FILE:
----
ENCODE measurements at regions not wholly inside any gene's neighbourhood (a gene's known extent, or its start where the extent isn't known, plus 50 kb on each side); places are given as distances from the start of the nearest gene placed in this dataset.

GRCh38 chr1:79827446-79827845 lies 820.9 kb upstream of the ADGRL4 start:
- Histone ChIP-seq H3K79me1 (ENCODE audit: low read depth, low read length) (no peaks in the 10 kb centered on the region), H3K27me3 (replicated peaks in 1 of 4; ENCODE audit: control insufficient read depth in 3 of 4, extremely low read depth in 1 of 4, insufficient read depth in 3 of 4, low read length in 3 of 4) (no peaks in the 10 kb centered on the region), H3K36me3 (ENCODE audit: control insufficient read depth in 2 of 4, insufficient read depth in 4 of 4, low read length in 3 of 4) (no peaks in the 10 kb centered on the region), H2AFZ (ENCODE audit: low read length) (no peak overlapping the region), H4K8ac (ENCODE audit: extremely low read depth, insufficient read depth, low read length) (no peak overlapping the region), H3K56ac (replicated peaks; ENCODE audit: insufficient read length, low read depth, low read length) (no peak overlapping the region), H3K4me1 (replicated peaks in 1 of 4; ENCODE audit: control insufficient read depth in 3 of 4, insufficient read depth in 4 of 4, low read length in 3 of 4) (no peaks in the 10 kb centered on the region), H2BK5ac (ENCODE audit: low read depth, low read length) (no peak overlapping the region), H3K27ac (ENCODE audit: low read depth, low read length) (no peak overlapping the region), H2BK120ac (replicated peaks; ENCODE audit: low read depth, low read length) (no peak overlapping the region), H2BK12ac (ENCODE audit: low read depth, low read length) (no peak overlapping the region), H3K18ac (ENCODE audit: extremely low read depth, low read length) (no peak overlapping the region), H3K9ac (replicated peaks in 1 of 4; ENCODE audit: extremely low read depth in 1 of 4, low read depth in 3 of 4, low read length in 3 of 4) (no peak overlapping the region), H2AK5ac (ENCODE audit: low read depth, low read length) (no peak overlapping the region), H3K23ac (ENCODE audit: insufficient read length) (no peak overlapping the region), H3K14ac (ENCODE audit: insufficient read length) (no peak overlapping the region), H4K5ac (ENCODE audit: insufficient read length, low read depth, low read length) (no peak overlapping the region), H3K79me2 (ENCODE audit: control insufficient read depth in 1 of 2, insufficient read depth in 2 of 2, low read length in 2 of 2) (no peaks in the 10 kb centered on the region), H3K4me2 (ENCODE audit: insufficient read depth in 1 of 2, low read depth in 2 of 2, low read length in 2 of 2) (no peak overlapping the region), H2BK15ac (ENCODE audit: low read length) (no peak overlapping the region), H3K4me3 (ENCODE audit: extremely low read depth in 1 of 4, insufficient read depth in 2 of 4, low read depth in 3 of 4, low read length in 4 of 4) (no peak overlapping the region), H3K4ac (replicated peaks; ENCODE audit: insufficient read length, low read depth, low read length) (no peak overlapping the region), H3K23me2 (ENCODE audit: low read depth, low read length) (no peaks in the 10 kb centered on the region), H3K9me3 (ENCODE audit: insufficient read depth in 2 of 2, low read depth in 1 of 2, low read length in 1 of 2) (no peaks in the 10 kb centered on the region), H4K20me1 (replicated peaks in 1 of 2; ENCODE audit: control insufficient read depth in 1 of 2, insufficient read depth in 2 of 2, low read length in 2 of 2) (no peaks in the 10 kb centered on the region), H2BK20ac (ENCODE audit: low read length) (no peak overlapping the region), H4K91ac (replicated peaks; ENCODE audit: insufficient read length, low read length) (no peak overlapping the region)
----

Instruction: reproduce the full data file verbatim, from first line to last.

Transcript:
ENCODE measurements at regions not wholly inside any gene's neighbourhood (a gene's known extent, or its start where the extent isn't known, plus 50 kb on each side); places are given as distances from the start of the nearest gene placed in this dataset.

GRCh38 chr1:79827446-79827845 lies 820.9 kb upstream of the ADGRL4 start:
- Histone ChIP-seq H3K79me1 (ENCODE audit: low read depth, low read length) (no peaks in the 10 kb centered on the region), H3K27me3 (replicated peaks in 1 of 4; ENCODE audit: control insufficient read depth in 3 of 4, extremely low read depth in 1 of 4, insufficient read depth in 3 of 4, low read length in 3 of 4) (no peaks in the 10 kb centered on the region), H3K36me3 (ENCODE audit: control insufficient read depth in 2 of 4, insufficient read depth in 4 of 4, low read length in 3 of 4) (no peaks in the 10 kb centered on the region), H2AFZ (ENCODE audit: low read length) (no peak overlapping the region), H4K8ac (ENCODE audit: extremely low read depth, insufficient read depth, low read length) (no peak overlapping the region), H3K56ac (replicated peaks; ENCODE audit: insufficient read length, low read depth, low read length) (no peak overlapping the region), H3K4me1 (replicated peaks in 1 of 4; ENCODE audit: control insufficient read depth in 3 of 4, insufficient read depth in 4 of 4, low read length in 3 of 4) (no peaks in the 10 kb centered on the region), H2BK5ac (ENCODE audit: low read depth, low read length) (no peak overlapping the region), H3K27ac (ENCODE audit: low read depth, low read length) (no peak overlapping the region), H2BK120ac (replicated peaks; ENCODE audit: low read depth, low read length) (no peak overlapping the region), H2BK12ac (ENCODE audit: low read depth, low read length) (no peak overlapping the region), H3K18ac (ENCODE audit: extremely low read depth, low read length) (no peak overlapping the region), H3K9ac (replicated peaks in 1 of 4; ENCODE audit: extremely low read depth in 1 of 4, low read depth in 3 of 4, low read length in 3 of 4) (no peak overlapping the region), H2AK5ac (ENCODE audit: low read depth, low read length) (no peak overlapping the region), H3K23ac (ENCODE audit: insufficient read length) (no peak overlapping the region), H3K14ac (ENCODE audit: insufficient read length) (no peak overlapping the region), H4K5ac (ENCODE audit: insufficient read length, low read depth, low read length) (no peak overlapping the region), H3K79me2 (ENCODE audit: control insufficient read depth in 1 of 2, insufficient read depth in 2 of 2, low read length in 2 of 2) (no peaks in the 10 kb centered on the region), H3K4me2 (ENCODE audit: insufficient read depth in 1 of 2, low read depth in 2 of 2, low read length in 2 of 2) (no peak overlapping the region), H2BK15ac (ENCODE audit: low read length) (no peak overlapping the region), H3K4me3 (ENCODE audit: extremely low read depth in 1 of 4, insufficient read depth in 2 of 4, low read depth in 3 of 4, low read length in 4 of 4) (no peak overlapping the region), H3K4ac (replicated peaks; ENCODE audit: insufficient read length, low read depth, low read length) (no peak overlapping the region), H3K23me2 (ENCODE audit: low read depth, low read length) (no peaks in the 10 kb centered on the region), H3K9me3 (ENCODE audit: insufficient read depth in 2 of 2, low read depth in 1 of 2, low read length in 1 of 2) (no peaks in the 10 kb centered on the region), H4K20me1 (replicated peaks in 1 of 2; ENCODE audit: control insufficient read depth in 1 of 2, insufficient read depth in 2 of 2, low read length in 2 of 2) (no peaks in the 10 kb centered on the region), H2BK20ac (ENCODE audit: low read length) (no peak overlapping the region), H4K91ac (replicated peaks; ENCODE audit: insufficient read length, low read length) (no peak overlapping the region)